A group of journalists down at the Folha de Sao Paolo (and excuse me for not putting in the various tildes & accent marks, but I’m trying to do this via the new and allegedly improved Scribefire, and special characters are giving it the vapors) are launching IndieJournalism.com in the hopes that breaking away from the behemoth media companies will give them the cred and agility to survive the next few years. 

“… the group’s members shared their ultimate goal: to create a platform for both readers interested in long-form journalism and journalists interested in producing it. More than that, the site is betting on developing a new business model and a new kind of digital journalism product.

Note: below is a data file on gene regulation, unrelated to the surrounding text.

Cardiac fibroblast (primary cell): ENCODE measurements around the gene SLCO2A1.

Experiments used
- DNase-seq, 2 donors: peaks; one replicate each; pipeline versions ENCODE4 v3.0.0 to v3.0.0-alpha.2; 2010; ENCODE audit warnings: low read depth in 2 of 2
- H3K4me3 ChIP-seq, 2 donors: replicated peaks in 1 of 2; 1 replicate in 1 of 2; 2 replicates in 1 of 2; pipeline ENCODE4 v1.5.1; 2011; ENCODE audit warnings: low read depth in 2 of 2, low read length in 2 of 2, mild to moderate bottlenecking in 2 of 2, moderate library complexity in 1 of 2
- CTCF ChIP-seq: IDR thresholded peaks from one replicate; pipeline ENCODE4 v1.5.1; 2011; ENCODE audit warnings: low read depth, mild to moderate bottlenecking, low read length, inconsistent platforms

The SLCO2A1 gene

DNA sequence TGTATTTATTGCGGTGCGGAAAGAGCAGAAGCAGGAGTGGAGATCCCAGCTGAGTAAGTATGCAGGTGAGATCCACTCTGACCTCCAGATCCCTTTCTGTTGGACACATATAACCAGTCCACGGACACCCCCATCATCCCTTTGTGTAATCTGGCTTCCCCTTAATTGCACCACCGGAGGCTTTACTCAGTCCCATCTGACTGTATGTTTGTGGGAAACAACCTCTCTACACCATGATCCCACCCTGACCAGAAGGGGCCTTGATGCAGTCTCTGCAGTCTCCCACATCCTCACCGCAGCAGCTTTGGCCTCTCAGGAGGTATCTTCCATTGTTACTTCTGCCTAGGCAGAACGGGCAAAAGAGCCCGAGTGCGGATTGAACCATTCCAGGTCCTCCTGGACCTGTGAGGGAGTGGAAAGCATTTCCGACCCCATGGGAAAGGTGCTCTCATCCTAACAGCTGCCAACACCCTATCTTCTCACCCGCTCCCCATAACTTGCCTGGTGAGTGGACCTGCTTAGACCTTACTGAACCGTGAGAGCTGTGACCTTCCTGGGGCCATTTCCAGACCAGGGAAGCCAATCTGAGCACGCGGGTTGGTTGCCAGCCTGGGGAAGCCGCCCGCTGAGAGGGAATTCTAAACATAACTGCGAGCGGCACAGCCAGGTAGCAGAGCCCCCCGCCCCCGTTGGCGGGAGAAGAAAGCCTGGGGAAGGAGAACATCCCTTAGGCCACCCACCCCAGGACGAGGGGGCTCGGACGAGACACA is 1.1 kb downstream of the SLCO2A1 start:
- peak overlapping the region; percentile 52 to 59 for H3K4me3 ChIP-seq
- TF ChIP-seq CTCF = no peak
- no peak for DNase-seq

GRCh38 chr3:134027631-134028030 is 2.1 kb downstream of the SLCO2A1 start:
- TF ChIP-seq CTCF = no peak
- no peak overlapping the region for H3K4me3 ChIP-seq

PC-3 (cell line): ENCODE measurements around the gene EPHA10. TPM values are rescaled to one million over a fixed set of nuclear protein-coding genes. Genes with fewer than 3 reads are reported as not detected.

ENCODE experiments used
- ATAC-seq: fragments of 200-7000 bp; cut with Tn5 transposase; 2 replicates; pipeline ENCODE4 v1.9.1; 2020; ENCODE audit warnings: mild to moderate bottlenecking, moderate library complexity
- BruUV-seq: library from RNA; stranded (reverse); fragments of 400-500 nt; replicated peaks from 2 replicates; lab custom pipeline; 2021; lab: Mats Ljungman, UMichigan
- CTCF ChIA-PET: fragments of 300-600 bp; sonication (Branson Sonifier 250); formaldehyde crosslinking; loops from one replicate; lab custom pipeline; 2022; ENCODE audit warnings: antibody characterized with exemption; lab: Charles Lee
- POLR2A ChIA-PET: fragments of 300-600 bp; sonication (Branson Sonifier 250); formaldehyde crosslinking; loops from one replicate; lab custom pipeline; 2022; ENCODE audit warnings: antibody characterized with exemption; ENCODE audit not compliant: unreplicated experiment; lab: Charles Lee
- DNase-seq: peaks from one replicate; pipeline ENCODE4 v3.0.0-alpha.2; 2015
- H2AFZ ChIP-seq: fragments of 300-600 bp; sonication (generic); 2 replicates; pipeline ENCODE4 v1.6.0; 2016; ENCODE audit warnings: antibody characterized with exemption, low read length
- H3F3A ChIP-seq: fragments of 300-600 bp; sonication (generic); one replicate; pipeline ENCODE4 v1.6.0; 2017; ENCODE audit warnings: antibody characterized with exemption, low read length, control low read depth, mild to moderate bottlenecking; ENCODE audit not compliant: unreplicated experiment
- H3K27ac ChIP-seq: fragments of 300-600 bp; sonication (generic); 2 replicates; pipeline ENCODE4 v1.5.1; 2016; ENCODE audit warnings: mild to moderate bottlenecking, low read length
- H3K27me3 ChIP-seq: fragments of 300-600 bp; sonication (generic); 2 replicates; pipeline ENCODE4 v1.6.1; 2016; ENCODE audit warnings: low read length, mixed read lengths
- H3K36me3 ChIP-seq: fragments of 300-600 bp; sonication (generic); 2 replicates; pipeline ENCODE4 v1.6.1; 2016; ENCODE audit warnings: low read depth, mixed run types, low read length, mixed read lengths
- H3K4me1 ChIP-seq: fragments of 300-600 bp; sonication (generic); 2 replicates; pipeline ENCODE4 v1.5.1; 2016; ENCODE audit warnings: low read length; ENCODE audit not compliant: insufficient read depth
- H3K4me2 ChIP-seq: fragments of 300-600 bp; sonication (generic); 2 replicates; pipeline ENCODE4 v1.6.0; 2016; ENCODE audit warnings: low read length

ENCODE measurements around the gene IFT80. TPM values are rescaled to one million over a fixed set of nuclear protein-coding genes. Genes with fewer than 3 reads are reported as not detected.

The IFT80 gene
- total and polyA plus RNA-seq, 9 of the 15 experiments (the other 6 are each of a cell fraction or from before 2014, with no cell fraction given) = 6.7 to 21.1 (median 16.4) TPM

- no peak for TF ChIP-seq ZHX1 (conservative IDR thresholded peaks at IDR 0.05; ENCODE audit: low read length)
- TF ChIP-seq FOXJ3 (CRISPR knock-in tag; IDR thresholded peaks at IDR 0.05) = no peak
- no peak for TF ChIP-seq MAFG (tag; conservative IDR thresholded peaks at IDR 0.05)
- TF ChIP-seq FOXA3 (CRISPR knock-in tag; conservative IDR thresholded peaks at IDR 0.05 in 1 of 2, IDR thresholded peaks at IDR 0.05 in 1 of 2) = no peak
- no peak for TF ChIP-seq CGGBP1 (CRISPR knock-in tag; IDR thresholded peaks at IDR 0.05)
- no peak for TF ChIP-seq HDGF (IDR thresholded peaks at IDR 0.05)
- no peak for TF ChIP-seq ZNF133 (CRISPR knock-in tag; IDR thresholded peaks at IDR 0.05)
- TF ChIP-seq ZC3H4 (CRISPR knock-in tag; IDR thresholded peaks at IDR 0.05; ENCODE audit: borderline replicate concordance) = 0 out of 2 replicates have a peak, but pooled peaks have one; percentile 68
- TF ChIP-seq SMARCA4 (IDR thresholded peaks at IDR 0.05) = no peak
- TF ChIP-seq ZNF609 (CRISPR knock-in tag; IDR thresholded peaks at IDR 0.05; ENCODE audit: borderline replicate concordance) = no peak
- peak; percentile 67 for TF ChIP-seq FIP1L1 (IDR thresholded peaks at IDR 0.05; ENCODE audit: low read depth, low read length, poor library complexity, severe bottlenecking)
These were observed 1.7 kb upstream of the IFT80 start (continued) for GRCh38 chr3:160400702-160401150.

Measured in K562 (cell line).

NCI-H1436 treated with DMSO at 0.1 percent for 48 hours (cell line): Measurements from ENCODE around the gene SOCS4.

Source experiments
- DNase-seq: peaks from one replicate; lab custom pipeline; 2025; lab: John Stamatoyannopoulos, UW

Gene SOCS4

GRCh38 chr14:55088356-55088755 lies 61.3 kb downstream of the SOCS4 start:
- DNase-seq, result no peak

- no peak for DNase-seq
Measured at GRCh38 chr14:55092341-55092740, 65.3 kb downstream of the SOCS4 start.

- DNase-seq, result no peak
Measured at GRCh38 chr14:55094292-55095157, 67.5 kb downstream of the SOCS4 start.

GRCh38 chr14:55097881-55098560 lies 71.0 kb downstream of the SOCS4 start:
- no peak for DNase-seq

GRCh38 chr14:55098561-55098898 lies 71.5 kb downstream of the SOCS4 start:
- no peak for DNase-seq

(snip)

“The crisis is knocking on our door, and we still haven’t seen the light at the end of the tunnel,” Netto says. “It’s up to us journalists to find our own way. I’m not saying newspapers are going to disappear — in fact, I think it’s not going to be that way. But the fact is that each media format has its strength, and it has become difficult for the large media outlets to invest in in-depth reporting because their structures were specifically designed to mainly deliver hard news.”

The business model here seems to be selling stories one by one, the way that Atavist or Byliner do. I’m not sure that there’s enough of an audience base, particularly in Brazil, for this to be the main support for long-form journalism. Additionally, this front-loads the cost of doing a story.